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January 11, 2007

Buffalo, Shuffling Off

Donald Pittenger writes:

Dear Blowhards --

Let me think... Yes, it was just about 50 years ago when...

Splat!!! [City hits wall]

When I was young, Buffalo, New York was Important. Not "major league" in the narrow sense of having a major baseball franchise, mind you, but Important nevertheless. It was the country's most populous state's second largest city -- a major manufacturing and transportation center.

I first visited the Buffalo area in June, 1956. We bounced off the suburbs on our way from Detroit (via Canada) to Syracuse and points east, but I had no doubt that the place was large. And prosperous.

Part of that prosperity had to do with construction of the St. Lawrence Seaway. When it was completed, the Seaway killed Buffalo.

Let's look at some numbers.

Because political boundaries of cities usually bear little relationship to the "economic" or "organic" city -- defined as the labor market area or the "built-up" area, I'll use Erie and Niagara counties (the Niagara Frontier region) to approximate Buffalo as an entity.

The table below shows Niagara Frontier census populations (in thousands) from 1920 through 2000 plus a 2005 estimate taken from a state government Web page. Also included is the Niagara Frontier's share of the U.S. population (from 1960 on, the national population includes Alaska and Hawaii). Population share change is a simple, yet fairly reliable measure of how well an area is doing economically.

Year Population % USA
1920 753.4 0.71
1930 911.7 0.74
1940 958.5 0.73
1950 1,089.2 0.72
1960 1,307.0 0.73
1970 1,349.2 0.66
1980 1,242.9 0.55
1990 1,189.3 0.48
2000 1,170.2 0.42
2005 1,147.7 0.39

As you can see, population peaked at a point near 1970 and has fallen (on a decade basis) ever since.

But population share fell considerably during the 1960s -- right after the Seaway opened in 1959. Before then, the Buffalo region's population share was fairly stable, in the low seven tenths of a percent range.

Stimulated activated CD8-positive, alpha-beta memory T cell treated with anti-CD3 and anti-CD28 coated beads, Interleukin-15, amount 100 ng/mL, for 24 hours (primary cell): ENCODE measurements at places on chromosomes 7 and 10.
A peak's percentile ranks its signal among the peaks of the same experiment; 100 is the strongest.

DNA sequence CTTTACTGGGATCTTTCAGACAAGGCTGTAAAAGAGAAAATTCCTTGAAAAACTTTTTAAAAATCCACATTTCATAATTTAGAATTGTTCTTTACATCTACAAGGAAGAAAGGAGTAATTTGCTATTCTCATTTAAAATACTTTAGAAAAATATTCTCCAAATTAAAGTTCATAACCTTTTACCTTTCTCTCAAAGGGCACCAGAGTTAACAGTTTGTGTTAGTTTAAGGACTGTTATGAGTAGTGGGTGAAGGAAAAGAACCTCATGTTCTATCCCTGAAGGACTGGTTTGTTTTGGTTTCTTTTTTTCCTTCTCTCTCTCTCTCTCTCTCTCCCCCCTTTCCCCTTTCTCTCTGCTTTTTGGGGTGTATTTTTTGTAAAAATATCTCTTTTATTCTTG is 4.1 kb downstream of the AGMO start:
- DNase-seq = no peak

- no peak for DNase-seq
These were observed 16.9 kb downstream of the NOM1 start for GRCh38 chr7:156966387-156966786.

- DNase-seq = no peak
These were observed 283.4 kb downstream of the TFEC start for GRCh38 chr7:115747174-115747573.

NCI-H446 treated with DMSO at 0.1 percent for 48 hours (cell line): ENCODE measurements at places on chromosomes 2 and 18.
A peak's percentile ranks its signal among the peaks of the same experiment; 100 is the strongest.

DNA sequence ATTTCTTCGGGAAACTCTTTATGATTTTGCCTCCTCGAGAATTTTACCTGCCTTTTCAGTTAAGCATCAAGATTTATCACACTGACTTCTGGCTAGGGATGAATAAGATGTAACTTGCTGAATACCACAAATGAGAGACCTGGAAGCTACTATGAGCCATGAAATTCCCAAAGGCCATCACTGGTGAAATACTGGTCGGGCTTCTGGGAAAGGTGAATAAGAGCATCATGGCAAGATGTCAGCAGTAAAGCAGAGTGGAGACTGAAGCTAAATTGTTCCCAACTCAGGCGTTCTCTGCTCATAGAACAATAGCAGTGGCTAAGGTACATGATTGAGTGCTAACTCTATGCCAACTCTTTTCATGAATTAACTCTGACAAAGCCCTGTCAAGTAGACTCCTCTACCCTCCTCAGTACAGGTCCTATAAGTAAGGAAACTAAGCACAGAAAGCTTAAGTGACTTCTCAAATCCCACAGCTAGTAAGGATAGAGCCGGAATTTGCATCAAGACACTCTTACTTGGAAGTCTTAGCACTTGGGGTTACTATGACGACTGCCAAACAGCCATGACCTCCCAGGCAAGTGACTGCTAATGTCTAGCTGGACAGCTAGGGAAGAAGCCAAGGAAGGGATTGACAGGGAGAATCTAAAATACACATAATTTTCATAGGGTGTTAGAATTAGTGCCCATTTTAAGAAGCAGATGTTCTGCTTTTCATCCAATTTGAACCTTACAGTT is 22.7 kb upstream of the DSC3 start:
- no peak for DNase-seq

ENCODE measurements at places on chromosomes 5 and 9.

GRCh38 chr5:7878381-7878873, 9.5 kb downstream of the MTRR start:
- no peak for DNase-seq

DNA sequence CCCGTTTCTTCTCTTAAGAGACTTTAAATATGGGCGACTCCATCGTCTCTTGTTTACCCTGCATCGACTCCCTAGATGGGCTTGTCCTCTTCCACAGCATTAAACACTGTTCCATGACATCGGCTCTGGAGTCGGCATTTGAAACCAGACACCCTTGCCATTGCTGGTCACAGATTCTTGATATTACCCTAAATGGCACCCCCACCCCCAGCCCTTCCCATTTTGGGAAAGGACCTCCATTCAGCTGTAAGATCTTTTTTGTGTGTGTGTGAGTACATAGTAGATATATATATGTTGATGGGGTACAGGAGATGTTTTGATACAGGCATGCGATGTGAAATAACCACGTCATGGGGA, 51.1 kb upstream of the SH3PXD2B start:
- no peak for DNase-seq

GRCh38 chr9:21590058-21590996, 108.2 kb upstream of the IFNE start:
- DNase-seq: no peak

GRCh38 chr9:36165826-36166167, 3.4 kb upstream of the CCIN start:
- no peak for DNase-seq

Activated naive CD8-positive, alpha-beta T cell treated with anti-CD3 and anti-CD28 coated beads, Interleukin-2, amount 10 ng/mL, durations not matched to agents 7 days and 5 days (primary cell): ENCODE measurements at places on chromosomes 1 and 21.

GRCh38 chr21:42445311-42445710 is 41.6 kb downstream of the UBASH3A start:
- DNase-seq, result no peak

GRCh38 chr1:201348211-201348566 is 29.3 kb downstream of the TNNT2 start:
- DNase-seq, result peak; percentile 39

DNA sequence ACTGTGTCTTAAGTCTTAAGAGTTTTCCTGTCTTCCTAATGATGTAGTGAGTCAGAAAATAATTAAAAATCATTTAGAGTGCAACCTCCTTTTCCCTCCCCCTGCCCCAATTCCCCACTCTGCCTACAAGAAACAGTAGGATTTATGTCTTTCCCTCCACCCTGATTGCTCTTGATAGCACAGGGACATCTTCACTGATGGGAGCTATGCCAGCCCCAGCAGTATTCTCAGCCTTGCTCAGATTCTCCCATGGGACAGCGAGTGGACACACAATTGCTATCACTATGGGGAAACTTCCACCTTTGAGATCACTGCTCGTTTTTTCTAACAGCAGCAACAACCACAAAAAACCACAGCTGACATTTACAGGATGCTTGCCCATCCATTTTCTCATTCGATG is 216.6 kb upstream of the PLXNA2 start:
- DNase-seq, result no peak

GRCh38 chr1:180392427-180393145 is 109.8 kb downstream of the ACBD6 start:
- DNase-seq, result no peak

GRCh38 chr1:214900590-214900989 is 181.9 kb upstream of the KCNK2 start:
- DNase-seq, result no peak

The Seaway took away Buffalo's rôle as a transportation center. Formerly, Great Lakes shipping on its way to the Atlantic terminated at Buffalo for trans-shipment to railroads or the state barge canal (originally the Erie Canal). I recall looking at the Buffalo harbor area in the mid-70s and seeing only a few pilings rising out of the lake where docks used to stand. Post-1959, shipping reached the Atlantic via the Seaway and the St. Lawrence River.

And Buffalo's industrial heritage? During most of the first third of the 20th century it hosted Pierce-Arrow, maker of luxury automobiles along with Brunn, the custom-body builder. From around the time of the Great War until the 60s, Buffalo was an important aviation industry center; at various times Consolidated, Bell and Curtiss-Wright were based there.

Nowadays -- and for the last several decades -- Buffalo has become a branch-plant town.

And that's its fundamental problem.

Companies headquartered in an area will tend to take good care of that area. Contrast the Niagara Frontier with the nearby Rochester area. By the early 70s Buffalo had lost every major corporation aside from some banks (since merged out of existence) whereas Rochester had Kodak, Bausch & Lomb and the (then) booming Xerox (which later decamped). And Rochester prospered throughout the 60s and early 70s, though it hasn't done as well since.

Will the Niagara Frontier turn around? I saw some items in the press a few years back claiming that the worst was over, but the recent population estimate suggests population share decline is still steady.

I need to confess that I haven't been in Buffalo since the early 1980s. So if any readers can provide recent information, that would be greatly appreciated.



posted by Donald at January 11, 2007